France's ski slopes shut down to halt march of coronavirus
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France's ski slopes were set to close on Sunday afternoon as the government's plan to combat the spread of the coronavirus rose to level three.
"The season is over," said Domaines Skiables de France (DSF) which operates lifts and slopes throughout the country. "Holiday makers, instructors, everyone who loves skiing ... We have to do the right thing in these difficult times."
DSF's move came a few hours after the French prime minister Edouard Philippe ordered the closure of non-essential businesses such as cafes, restaurants, cinemas and gyms in an attempt to prevent a deluge of sick people in hospitals.
Spring holidays affected
On Saturday, France's education minister, Jean-Michel Blanquer, said holiday camps and school based activities would not be open during the forthcoming Easter holidays.
Ski stations in south-eastern France such as Val Thorens and La Plagne closed soon after Philippe's announcement. Alpe d'Huez in Isère said it would shut after holiday makers had organised their departures.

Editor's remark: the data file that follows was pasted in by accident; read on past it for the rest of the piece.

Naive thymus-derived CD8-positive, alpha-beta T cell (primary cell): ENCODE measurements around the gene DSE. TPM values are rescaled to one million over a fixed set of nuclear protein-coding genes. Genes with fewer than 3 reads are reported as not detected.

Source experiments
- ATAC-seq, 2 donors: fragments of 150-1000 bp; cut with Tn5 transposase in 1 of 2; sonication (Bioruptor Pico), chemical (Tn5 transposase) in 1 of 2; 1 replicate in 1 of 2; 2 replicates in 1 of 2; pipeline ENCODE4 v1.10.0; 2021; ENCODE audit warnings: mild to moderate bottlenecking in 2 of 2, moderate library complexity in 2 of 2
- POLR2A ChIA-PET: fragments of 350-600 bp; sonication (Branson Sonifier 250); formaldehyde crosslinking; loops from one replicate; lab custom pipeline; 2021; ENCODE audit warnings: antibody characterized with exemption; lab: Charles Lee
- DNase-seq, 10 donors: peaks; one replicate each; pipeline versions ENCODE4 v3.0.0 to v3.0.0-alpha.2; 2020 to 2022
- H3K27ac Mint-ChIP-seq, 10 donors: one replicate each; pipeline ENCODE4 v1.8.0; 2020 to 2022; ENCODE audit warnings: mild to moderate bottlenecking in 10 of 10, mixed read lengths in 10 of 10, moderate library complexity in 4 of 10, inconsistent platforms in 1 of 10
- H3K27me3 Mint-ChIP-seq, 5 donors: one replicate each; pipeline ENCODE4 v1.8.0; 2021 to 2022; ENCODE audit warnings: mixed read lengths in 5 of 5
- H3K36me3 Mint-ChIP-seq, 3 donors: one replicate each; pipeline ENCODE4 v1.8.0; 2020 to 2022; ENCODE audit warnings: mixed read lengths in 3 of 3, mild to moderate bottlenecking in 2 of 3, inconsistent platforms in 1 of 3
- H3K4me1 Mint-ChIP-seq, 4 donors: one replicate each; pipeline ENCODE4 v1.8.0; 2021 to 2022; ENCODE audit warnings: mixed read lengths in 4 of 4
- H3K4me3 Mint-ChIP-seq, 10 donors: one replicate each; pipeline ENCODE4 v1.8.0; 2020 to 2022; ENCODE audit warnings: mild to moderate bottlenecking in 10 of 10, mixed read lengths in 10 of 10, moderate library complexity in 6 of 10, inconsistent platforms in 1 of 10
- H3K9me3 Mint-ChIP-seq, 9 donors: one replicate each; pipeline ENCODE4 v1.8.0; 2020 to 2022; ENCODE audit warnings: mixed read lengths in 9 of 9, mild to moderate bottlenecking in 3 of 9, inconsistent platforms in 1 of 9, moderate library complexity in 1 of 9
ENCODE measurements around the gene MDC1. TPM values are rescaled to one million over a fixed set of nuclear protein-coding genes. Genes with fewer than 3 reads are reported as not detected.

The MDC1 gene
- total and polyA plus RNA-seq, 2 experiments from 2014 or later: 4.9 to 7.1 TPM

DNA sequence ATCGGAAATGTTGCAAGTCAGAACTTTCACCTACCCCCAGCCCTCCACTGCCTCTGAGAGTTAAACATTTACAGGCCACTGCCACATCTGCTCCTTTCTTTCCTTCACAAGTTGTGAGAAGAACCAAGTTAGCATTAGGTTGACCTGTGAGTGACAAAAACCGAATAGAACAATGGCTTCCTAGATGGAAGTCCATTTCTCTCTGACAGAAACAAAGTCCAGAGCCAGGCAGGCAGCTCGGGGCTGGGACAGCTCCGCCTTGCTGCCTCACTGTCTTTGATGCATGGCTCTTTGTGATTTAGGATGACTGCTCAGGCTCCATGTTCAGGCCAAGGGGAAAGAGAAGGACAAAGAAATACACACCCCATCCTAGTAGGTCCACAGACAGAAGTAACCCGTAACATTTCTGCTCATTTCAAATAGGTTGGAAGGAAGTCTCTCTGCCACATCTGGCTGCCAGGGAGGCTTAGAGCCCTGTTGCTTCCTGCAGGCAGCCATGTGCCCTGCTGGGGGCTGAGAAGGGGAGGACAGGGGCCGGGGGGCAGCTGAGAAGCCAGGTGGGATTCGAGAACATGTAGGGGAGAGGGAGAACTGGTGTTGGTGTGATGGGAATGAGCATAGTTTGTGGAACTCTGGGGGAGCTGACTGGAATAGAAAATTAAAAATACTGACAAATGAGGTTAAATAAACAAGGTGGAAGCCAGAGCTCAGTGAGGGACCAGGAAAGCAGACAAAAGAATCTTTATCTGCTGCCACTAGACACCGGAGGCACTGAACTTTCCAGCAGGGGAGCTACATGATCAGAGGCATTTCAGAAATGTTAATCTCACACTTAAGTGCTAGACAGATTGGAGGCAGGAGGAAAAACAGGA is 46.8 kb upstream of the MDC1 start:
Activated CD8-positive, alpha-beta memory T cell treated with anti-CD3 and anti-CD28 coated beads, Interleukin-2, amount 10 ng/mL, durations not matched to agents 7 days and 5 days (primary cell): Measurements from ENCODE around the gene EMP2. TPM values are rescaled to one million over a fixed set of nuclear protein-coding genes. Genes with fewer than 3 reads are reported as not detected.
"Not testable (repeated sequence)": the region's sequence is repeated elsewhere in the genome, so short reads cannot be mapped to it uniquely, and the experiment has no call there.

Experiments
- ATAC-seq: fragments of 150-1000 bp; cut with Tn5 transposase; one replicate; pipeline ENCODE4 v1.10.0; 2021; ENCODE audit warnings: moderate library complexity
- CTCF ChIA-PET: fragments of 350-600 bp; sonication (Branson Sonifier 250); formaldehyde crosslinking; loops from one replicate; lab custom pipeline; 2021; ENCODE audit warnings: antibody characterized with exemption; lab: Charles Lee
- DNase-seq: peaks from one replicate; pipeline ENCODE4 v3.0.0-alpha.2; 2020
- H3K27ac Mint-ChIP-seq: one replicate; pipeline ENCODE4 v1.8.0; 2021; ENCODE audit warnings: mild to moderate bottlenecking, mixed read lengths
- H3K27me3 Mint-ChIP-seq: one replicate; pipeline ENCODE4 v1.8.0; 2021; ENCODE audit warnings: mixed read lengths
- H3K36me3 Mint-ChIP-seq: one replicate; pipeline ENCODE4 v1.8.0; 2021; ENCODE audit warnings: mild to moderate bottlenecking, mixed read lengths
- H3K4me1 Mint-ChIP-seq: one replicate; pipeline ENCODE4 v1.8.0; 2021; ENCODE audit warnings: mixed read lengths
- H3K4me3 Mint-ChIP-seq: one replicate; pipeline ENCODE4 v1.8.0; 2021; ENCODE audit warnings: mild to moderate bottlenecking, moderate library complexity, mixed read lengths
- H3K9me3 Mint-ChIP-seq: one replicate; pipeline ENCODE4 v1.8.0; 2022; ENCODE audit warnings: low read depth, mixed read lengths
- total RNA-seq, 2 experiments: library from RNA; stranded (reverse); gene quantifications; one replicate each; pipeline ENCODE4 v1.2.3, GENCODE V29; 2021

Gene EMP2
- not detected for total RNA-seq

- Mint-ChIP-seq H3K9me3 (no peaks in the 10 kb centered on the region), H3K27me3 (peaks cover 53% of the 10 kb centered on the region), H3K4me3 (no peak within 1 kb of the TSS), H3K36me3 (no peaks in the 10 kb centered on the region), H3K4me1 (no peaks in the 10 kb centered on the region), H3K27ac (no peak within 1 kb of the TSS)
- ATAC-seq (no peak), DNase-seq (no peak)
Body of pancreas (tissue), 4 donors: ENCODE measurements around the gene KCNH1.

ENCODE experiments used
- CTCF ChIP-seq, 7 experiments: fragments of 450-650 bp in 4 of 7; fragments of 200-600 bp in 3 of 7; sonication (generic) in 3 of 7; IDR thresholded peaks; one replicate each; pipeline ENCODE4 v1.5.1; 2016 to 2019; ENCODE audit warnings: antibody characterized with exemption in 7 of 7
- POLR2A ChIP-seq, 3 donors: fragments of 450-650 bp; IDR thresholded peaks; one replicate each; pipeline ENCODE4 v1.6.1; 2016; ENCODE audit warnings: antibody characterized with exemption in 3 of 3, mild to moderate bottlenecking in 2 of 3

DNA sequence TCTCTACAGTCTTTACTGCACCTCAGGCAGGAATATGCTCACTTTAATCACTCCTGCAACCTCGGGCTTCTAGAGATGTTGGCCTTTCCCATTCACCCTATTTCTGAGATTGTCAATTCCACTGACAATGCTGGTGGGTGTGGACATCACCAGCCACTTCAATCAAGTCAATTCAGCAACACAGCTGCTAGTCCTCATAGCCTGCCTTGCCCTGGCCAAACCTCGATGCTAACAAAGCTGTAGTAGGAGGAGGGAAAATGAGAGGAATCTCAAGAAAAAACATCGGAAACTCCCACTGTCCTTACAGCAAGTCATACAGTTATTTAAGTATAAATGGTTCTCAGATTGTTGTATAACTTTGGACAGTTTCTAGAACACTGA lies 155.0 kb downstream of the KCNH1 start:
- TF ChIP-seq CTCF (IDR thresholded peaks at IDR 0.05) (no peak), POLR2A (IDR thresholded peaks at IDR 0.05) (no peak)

"It's a big shock for the entire ski network," said Jean-Marc Silva, director of France Montagnes, an umbrella organisation for the mountain tourism industry.
"We didn't at all expect something like this to happen. The majority of the ski season is over but some stations had been planning to stay open for another six weeks. This will hit them economically."
"What's crucial now is to get people home who arrived just as the prime minister was making his announcement on Saturday night," Silva added.
Resorts in Austria, Italy and Switzerland had already shut as part of their countries' efforts to stem the spread of the coronavirus.
After President Emmanuel Macron announced the closures of creches, schools and colleges on Thursday night, ski stations were inundated with calls about whether they would be in operation.
Finding new ways of staying in touch
Sports clubs and amateur football leagues were also closed down and church services were cancelled.
"We can experiment with different ways of keeping in touch and meeting online to talk and pray," said Jonathan Clark, chaplain of St Michael's Anglican church in Paris after suspending services and activities at the church until further notice.
"We can use Facebook, WhatsApp groups, Skype, Zoom, and even use our phones to talk to people and encourage each other."
On Sunday, transport chiefs said long distance train and coach timetables would be redrafted over the coming days to accommodate shortages of staff staying at home to look after their children. The same scenario was expected for rail and bus networks in cities throughout the country.
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